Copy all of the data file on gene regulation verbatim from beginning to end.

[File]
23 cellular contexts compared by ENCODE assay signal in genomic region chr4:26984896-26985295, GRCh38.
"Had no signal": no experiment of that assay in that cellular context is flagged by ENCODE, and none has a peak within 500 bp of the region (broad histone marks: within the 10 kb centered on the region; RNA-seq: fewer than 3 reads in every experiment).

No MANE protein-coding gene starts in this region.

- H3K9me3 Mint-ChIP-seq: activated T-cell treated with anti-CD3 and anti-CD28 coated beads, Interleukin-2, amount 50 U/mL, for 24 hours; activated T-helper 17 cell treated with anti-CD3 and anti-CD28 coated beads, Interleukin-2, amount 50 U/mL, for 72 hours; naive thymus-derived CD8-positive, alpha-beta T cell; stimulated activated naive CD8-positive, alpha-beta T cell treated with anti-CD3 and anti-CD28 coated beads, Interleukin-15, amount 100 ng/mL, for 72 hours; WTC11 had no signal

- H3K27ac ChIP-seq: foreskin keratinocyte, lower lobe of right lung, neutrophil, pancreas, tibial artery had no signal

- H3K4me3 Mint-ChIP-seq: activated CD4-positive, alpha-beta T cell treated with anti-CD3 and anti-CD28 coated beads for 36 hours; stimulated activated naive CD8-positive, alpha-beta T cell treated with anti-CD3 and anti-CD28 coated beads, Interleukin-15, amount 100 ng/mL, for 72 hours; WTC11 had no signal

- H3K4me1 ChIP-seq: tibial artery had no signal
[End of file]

23 cellular contexts compared by ENCODE assay signal in genomic region chr4:26984896-26985295, GRCh38.
"Had no signal": no experiment of that assay in that cellular context is flagged by ENCODE, and none has a peak within 500 bp of the region (broad histone marks: within the 10 kb centered on the region; RNA-seq: fewer than 3 reads in every experiment).

No MANE protein-coding gene starts in this region.

- H3K9me3 Mint-ChIP-seq: activated T-cell treated with anti-CD3 and anti-CD28 coated beads, Interleukin-2, amount 50 U/mL, for 24 hours; activated T-helper 17 cell treated with anti-CD3 and anti-CD28 coated beads, Interleukin-2, amount 50 U/mL, for 72 hours; naive thymus-derived CD8-positive, alpha-beta T cell; stimulated activated naive CD8-positive, alpha-beta T cell treated with anti-CD3 and anti-CD28 coated beads, Interleukin-15, amount 100 ng/mL, for 72 hours; WTC11 had no signal

- H3K27ac ChIP-seq: foreskin keratinocyte, lower lobe of right lung, neutrophil, pancreas, tibial artery had no signal

- H3K4me3 Mint-ChIP-seq: activated CD4-positive, alpha-beta T cell treated with anti-CD3 and anti-CD28 coated beads for 36 hours; stimulated activated naive CD8-positive, alpha-beta T cell treated with anti-CD3 and anti-CD28 coated beads, Interleukin-15, amount 100 ng/mL, for 72 hours; WTC11 had no signal

- H3K4me1 ChIP-seq: tibial artery had no signal